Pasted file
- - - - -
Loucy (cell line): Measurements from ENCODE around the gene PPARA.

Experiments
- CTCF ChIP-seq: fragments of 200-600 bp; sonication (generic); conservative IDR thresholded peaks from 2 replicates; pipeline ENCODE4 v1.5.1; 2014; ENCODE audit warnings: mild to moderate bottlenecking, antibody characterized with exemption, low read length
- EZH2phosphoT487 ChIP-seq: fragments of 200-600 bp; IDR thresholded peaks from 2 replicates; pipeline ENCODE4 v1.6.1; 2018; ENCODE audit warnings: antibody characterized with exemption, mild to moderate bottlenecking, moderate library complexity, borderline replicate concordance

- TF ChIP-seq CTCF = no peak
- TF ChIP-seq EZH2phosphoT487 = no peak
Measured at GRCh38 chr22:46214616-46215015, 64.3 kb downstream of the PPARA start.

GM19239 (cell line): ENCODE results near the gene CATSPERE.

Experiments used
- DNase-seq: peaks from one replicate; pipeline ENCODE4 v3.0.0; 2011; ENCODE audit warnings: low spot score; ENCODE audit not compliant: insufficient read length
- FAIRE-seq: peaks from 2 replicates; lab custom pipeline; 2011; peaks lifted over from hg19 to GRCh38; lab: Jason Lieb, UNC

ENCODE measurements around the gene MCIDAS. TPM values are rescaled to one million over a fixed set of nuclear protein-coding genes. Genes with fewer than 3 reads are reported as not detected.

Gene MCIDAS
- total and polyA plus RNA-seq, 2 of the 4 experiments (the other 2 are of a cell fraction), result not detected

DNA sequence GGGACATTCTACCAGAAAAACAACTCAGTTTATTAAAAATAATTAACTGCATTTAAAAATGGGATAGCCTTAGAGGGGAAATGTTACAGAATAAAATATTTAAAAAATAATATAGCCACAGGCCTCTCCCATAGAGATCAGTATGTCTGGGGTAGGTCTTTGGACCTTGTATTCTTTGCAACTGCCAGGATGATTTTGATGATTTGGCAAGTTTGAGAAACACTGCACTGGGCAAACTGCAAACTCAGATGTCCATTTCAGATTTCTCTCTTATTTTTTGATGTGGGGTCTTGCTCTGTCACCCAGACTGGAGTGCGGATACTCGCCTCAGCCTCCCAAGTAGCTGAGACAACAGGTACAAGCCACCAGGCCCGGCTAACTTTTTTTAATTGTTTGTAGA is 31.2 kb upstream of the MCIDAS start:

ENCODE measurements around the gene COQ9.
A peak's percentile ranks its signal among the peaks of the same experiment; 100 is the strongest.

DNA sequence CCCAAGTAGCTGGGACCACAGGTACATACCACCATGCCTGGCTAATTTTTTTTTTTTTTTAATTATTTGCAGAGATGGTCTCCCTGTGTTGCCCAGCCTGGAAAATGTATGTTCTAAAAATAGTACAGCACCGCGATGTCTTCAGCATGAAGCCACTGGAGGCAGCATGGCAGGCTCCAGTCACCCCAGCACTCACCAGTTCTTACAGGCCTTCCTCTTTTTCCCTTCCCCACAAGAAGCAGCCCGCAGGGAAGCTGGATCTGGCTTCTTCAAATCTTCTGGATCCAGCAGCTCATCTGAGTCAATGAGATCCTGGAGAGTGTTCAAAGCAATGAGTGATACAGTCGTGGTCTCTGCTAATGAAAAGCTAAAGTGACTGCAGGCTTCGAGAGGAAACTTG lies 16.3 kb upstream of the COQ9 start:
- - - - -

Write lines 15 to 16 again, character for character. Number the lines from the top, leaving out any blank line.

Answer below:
DNA sequence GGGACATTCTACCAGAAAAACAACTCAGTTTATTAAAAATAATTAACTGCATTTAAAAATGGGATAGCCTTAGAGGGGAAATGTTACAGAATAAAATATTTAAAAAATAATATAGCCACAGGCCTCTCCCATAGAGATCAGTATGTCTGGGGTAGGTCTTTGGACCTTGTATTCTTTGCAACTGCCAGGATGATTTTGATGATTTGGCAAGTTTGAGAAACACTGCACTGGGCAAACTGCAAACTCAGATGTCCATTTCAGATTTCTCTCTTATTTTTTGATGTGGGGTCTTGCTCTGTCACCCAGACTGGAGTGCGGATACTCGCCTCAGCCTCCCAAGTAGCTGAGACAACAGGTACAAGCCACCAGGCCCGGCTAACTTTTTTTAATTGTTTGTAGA is 31.2 kb upstream of the MCIDAS start:

ENCODE measurements around the gene COQ9.